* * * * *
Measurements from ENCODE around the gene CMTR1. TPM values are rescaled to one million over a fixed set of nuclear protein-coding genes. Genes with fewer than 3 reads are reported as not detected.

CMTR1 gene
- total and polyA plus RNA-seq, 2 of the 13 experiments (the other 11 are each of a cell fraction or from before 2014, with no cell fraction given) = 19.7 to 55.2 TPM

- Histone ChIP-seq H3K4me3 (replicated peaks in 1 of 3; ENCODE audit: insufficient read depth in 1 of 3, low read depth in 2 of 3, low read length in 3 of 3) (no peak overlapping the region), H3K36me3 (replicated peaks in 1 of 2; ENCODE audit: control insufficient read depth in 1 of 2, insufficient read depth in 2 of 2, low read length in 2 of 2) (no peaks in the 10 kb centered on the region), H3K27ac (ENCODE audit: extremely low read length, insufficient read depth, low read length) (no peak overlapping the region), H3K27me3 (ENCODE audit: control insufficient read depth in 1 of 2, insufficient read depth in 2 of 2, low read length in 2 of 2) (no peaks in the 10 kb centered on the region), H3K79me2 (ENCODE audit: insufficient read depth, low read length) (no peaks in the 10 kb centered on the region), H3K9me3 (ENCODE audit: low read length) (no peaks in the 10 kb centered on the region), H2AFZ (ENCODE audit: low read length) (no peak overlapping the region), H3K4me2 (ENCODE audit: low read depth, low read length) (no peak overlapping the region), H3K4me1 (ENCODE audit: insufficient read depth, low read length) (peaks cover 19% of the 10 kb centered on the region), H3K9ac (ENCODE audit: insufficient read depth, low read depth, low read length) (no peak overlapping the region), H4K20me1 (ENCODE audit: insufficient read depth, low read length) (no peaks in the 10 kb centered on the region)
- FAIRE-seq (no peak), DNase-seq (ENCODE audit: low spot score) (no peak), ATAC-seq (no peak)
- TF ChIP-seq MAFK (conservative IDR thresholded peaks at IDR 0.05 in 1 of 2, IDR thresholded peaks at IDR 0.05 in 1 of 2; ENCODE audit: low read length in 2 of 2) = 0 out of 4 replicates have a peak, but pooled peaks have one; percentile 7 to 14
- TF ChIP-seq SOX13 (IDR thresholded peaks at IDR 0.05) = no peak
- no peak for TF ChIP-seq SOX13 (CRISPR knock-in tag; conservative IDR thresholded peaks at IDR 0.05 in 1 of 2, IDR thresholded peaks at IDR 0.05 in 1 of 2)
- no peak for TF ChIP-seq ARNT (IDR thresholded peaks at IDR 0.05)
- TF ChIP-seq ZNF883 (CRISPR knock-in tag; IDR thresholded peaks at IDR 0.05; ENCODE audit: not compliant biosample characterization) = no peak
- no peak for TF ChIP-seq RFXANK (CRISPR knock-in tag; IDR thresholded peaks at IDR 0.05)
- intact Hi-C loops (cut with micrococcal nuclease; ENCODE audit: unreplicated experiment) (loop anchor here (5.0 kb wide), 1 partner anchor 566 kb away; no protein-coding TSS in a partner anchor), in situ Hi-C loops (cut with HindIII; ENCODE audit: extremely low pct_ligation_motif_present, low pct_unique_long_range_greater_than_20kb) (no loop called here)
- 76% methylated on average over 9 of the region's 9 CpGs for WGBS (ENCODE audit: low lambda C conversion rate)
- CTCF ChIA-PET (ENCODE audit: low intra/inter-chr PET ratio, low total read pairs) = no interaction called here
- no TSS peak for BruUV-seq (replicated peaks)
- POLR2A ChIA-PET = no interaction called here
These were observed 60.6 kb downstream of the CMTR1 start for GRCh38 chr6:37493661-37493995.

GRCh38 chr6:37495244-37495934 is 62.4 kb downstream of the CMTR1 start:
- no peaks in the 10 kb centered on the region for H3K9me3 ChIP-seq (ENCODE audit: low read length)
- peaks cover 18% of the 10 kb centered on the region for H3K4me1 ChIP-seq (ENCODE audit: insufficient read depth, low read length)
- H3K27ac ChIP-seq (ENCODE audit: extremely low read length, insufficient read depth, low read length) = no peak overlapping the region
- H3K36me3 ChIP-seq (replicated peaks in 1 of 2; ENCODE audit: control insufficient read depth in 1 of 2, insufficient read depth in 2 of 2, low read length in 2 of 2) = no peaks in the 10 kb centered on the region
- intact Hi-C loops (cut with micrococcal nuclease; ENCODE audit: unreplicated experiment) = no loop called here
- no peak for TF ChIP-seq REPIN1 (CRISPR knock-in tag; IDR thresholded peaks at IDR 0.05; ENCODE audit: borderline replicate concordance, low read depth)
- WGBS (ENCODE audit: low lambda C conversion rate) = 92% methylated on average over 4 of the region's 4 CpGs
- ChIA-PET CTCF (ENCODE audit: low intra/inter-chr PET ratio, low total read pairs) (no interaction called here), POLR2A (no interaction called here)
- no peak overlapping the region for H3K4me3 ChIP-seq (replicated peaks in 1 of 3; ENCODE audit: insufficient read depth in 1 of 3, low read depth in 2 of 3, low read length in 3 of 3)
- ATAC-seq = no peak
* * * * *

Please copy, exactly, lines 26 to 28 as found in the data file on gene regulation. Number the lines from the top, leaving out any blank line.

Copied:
- ChIA-PET CTCF (ENCODE audit: low intra/inter-chr PET ratio, low total read pairs) (no interaction called here), POLR2A (no interaction called here)
- no peak overlapping the region for H3K4me3 ChIP-seq (replicated peaks in 1 of 3; ENCODE audit: insufficient read depth in 1 of 3, low read depth in 2 of 3, low read length in 3 of 3)
- ATAC-seq = no peak